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Reflections on the history of globalisation

By Jacques de Larosière
Jacques de Larosière, former general manager of the IMF then governor of "La Banque de France" delivers us his reflections on the history of globalisation.

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Référence : CHR212
Adresse directe du fichier MP3 : https://www.canalacademie.com/emissions/chr212.mp3
Adresse de cet article : https://www.canalacademie.com/ida1594-Reflections-on-the-history-of-globalisation.html
Date de mise en ligne : 1er avril 2007

We all live in a globalising world and we sometimes forget that the world we had between 1850 and 1914 was also very intensely integrated, and that was true for capital movements, trade, immigration and information.

If you look at the stock of foreign capital related to the GDP of the developing countries in 1914 you see that the figure was some 30% whiles the figure today is only 20%. It’s also true for immigration (9 million immigrants to the United States during the decade 1900-1910 against 7 million today). And the trade integration, although it was less advanced in terms of exports to the GDP than it is today, was extremely significant and this was all the more important that there was one international currency at the time which was the gold standard.

This economy of the 19th century and the early 20 th century also created tensions and difficulties which are very comparable to the ones we know today. For instance, the european agriculture, which was facing imports at very low prices coming in particular from America, Australia, Canada...had to face very deep crises which have led to rural immigration and in some cases great poverty. One can also say that the importation of goods produced at very low cost in advanced countries has led to very strong oppositions to globalisation at the time. You had protectionist tendencies in the United Kingdom, but also in France in the agricultural sector. You also had periods of tension in the United States, for instance the abandonment of the gold standard from 1862 to 1879, and the anti-immigration sentiment was rather generally felt. It remains none the less that those sort of 65 years have been extremely beneficial to the general economic situation of the world. The world experienced at that time the highest growth rate that it ever did, and this allowed some countries like Canada, Australia and countries in latin america to catch up in terms of standards of living, the most prosperous countries of the so called west. Some of these’ countries very poor in the 1870’s had even out performed some european western countries in 1900. And although colonisation was the name of the day in Africa, it knew an important development at the time.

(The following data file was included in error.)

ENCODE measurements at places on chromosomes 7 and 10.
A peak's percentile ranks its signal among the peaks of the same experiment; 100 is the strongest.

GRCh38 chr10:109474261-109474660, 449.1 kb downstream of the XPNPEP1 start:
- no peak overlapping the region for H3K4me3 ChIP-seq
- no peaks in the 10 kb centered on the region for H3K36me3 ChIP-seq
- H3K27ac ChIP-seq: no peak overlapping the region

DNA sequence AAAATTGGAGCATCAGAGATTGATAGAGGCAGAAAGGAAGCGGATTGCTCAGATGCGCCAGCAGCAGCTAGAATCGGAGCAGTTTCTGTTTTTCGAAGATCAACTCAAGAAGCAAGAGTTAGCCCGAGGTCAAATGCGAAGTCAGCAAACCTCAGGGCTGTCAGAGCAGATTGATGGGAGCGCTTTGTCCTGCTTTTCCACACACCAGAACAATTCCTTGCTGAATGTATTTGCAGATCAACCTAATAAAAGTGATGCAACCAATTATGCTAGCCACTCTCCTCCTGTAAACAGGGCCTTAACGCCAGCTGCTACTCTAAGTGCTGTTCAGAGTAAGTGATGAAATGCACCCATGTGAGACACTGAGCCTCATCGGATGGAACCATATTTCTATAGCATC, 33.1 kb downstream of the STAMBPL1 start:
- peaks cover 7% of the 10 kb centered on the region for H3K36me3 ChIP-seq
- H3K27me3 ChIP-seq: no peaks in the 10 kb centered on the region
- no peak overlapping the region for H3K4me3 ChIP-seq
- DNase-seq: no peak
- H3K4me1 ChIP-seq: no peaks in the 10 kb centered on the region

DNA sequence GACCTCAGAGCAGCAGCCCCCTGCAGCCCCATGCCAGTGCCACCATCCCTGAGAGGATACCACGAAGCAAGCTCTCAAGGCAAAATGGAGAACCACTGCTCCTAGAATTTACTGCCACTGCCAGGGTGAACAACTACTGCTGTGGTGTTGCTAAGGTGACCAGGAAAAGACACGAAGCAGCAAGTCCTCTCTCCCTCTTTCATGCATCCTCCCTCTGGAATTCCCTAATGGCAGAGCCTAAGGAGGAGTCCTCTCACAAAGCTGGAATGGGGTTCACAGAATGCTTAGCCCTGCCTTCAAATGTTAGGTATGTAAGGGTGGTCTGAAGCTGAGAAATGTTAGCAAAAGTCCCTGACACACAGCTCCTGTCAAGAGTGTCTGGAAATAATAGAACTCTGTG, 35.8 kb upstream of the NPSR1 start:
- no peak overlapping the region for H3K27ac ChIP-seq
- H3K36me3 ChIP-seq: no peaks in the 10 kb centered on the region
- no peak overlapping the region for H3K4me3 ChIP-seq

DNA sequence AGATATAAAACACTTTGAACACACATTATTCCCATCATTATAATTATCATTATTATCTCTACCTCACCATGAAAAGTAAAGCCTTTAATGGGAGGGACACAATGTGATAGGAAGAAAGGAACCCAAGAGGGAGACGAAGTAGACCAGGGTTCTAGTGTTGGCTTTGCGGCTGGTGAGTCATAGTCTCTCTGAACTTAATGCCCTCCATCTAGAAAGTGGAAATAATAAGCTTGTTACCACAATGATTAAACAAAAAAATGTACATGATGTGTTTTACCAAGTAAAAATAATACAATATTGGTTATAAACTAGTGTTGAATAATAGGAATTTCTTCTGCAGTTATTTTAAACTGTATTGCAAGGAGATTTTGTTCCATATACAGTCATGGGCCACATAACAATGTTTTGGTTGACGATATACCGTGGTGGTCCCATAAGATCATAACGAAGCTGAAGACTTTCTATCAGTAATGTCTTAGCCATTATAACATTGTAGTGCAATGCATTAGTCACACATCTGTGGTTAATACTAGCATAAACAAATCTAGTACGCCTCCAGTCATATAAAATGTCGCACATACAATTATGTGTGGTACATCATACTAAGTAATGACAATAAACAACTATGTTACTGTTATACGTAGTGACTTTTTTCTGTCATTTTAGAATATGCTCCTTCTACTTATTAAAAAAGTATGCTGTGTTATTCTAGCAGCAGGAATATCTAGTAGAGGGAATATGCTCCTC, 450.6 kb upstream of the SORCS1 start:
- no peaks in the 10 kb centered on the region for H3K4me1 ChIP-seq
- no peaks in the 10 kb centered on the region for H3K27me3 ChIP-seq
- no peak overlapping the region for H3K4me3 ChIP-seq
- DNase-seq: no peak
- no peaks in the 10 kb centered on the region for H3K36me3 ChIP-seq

In spite of these successes the globalised world fell apart in a few weeks in a very brutal fashion in 1914. The fact is that economic nationalism prevailed after the war during the two decades before the second world war. One tried none the less to rebuiled after 1920 a international system, but in fact it didn’t work out. There was a set of tensions in terms of access to raw materials, there were competitive devaluations, beggar thy neighbour policies, and in spite of all the attempts with conferences and institutions, never was it possible to recreate a global system.

Well of course there are many causes but the fundamental cause of this incapability of restoring a global system was political :

- The mesures of reparations that were asked from Germany were of course one of the facts that ended the economic collaboration between France and Germany.

- The loss of the american leadership after 1920 had weakened the system.

If you look at the period 1850-1914, you see that the governing circles of the great nation were convinced that the international order was globally beneficial to the populations and that it was the duty of national economies to adjust to international constraints because of the international competition that prevailed.

In the 19th century where production was in a way a result of small enterprises and where the trade unions were nearly inexistant, therefore there was a great flexibility in the formation of prices and salaries.

And one can add that at the time, democracy as we experience it now, was less advanced than it is today, and that the systems of government were perhaps more elitist and less sensitive to public opinion.

But after the 1914 war, these basic conditions have changed :

- Large firms were becoming more and more concentrated with monopolistic or oligopolistic powers in terms of price formation,
- Trade unions developed and reinforced,
- Agrarian parties formed,
- Governments started to legislate much more than they did before in terms of social matters (welfare state), and also indulged into inflation and budgetary deficits.

All these factors contributed to make prices and salaries more rigid and therefore less adjustable to international constraints than they were before.

After the second world war, the Bretton Woods system tried to rebuild a certain order based on :

- gradual liberalisation of international trade
- the abandonment of competitive evaluations under the authority of the IMF. This system worked rather well in spite of the end of the fixed exchange rate in 1971.

Then the deregulation of the 80’s and the "thatcherian" reaction against the excesses of state interventionism have led to a new phase of globalisation, the one we know today.

The end of the planified soviet system of economies in 1989 accelerated the process and now China and India are intergrated in the world system.

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